Whenever you have a discussion about presidential debates on television, somebody or the other will inevitably bring up the Kennedy-Nixon debate of 1960. By now that debate has passed into legend. According to folklore, Richard Nixon was comfortably ahead of John F. Kennedy when the two presidential contenders agreed to meet for a televised debate.
Judged purely on content, Nixon won the debate—or so the story goes. But television is a visual medium. Kennedy seemed cool and assured. Nixon had a sweaty upper lip. He was lit so that he looked like he was unshaven (what they call 5 o'clock shadow).
Viewers went with the visuals, not the content. The telegenic Kennedy won. The more experienced and cerebral Nixon lost the debate and eventually, the election.
Those who tell this story make the point that TV is not about content or substance.
It is about image and performance. The West may have fallen prey to the cult of televised politics. But fortunately, we in India can still avoid a situation where politicians are elected on the basis of TV ratings. And that's how it should remain.
Those who take this view argue that Manmohan Singh was right to reject L.K. Advani's offer of a televised debate. Why turn everything into a television event, they ask. Why not focus on old-fashioned campaigning and on issues of substance.
It's a powerful case but I don't necessarily buy it. First of all, the Kennedy-Nixon folklore is more myth than reality. Yes, Kennedy did look better but it's not clear that he won the debate. The polls were divided on who the actual victor was. Many said that Nixon had won. Moreover, that debate did not swing the election. In the event, Kennedy won by a tiny margin, almost entirely attributable to the votes that Mayor Richard Daley had stolen for him in Chicago's Cook County. Had the election been fair, Nixon might actually have won.
Nor do I believe that television necessarily favours the shallow and superficial at the expense of substance and depth. Take George W. Bush. You need only to watch him on TV to recognise that he is a moron. And yet, he ruled America for eight years in a tele-visual era.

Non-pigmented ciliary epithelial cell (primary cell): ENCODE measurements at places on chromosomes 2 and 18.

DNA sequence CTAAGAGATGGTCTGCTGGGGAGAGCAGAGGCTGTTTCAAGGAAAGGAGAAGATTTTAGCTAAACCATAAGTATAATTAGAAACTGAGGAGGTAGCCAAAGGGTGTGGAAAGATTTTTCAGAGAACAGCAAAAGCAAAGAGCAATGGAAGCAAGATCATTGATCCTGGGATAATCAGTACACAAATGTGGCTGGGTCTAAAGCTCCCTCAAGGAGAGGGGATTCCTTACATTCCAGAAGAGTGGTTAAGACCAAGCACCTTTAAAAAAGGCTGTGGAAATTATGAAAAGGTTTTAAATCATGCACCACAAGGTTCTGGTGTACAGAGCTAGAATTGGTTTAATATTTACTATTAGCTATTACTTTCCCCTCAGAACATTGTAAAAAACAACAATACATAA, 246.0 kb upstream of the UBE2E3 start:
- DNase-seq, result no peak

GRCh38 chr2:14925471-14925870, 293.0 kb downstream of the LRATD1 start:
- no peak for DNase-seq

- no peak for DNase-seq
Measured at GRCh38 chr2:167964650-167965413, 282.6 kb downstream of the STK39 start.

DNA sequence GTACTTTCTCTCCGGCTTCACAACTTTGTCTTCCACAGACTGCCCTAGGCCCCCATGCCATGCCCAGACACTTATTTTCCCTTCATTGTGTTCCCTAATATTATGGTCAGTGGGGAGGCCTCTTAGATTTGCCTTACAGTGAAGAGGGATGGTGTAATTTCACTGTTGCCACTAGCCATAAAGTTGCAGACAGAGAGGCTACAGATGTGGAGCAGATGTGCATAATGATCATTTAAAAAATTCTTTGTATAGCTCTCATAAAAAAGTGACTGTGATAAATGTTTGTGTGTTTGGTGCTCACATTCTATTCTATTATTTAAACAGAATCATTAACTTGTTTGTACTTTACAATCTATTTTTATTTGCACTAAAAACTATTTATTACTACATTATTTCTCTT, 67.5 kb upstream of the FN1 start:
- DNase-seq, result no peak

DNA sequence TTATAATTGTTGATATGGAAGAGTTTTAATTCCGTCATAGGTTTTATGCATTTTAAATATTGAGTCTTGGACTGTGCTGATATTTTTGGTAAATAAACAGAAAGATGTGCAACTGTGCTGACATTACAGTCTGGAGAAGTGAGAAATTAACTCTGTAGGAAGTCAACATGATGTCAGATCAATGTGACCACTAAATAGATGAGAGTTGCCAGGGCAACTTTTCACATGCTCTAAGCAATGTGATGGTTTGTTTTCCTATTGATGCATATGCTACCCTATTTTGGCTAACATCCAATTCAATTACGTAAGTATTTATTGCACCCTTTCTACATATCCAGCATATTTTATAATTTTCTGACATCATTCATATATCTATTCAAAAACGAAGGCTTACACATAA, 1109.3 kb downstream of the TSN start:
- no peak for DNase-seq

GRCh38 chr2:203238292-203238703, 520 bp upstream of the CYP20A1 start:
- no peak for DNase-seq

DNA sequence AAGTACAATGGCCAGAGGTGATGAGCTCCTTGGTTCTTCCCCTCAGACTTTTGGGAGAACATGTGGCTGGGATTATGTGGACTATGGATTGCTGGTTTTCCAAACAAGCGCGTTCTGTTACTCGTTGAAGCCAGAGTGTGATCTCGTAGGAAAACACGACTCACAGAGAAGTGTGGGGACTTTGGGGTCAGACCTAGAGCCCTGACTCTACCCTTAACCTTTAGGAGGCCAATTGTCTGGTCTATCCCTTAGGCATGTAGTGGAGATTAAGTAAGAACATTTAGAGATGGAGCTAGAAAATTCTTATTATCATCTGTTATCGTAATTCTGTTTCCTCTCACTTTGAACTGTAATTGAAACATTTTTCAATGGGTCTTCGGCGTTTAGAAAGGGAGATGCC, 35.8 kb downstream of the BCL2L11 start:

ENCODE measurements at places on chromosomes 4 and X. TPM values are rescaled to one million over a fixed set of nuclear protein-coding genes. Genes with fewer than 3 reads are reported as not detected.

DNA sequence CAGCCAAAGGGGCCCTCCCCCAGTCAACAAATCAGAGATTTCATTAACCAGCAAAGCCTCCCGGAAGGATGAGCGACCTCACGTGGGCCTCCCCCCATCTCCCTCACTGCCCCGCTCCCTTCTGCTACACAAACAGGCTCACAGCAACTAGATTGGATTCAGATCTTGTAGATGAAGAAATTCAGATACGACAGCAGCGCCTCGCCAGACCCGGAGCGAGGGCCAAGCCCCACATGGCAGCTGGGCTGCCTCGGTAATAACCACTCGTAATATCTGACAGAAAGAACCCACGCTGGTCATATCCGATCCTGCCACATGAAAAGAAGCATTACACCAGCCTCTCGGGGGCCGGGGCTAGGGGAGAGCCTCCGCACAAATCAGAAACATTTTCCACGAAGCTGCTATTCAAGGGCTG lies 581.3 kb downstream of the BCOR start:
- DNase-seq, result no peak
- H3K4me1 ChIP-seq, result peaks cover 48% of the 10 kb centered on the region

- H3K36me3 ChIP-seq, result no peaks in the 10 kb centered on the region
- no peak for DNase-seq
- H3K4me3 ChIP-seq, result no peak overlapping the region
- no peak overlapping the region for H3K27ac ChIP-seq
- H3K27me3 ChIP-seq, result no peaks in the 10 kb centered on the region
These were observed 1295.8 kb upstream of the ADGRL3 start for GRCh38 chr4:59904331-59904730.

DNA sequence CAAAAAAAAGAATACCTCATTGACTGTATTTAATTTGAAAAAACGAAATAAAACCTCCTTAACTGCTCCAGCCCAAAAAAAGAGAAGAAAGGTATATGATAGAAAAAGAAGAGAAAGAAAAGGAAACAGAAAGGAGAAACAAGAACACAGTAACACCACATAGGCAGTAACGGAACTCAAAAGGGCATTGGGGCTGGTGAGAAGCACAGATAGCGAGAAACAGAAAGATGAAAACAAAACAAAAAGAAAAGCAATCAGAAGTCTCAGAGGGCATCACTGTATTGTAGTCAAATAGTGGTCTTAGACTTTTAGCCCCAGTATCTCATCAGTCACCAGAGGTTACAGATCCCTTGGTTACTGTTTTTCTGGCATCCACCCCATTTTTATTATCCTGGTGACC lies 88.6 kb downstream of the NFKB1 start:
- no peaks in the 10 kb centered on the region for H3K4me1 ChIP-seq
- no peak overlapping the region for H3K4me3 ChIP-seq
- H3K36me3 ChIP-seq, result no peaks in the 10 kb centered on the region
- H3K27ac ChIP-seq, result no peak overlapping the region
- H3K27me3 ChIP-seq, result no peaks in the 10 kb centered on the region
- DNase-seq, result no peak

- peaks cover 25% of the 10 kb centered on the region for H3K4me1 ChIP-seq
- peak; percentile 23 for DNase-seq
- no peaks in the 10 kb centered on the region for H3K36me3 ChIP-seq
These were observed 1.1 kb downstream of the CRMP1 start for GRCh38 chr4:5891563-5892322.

The advantage of a television debate is that it allows voters to see where the candidates actually stand on the issues. At present, party spokesmen slug it out on news channels but the big leaders pass unchallenged.
Does Advani see no contradiction in supporting the legacy of Sanjay Gandhi while attacking the Congress for its undemocratic nature and its commitment to dynasty? Does Manmohan Singh regret his single-minded advocacy of the nuclear deal at so high a cost? Is Prakash Karat embarrassed that he has never won so much as a municipal election? Does Sonia Gandhi share Manmohan's commitment to economic liberalisation? Would she like to see Rahul as PM some day?
These are significant questions, the answers to which could determine India's destiny. But we never get these answers. We never find out where the truth really lies because these leaders appear only in controlled situations and rarely open themselves up to genuine, hard-nosed questioning.
Take Manmohan Singh. He must be the only prime minister of India to have never given a full-length interview to an Indian. (I don't include that brief comment about the Left and the nuclear deal to The Telegraph, made to serve his own political agenda.) Instead, he has spent five years giving interviews only to White people who he knows will not ask him questions on domestic politics he does not want to answer. Is it not shameful that the prime minister of India should shun any interviewer who is a citizen of his own country?
Sadly, our politicians avoid probing questions because they know they can get away with it.They are rarely questioned on the issues, never confronted with their contradictions and rarely asked to justify their actions. They like it that way. Manmohan is ready to leave the debates to Abhishek Singhvi and Kapil Sibal. Advani would much rather let Arun Jaitley do his dirty work for him.
A presidential-style debate would cut through this edifice of evasion. Our top politicians would be forced to explain their stands and to defend their positions. They will not be able to hide behind party spokesmen or to take refuge in enigmatic one-liners.
But of course, they'll never agree. The only reason why Advani has challenged Manmohan Singh to a debate is because he knows that the PM will never say yes and the debate will never happen. Advani is as reluctant to have his contradictions exploded as Manmohan is to explain himself.
So, they fall back on the old excuses: we don't have a presidential system; TV is a superficial medium; etc. And the people of India are denied the answers we deserve.
By Vir Sanghvi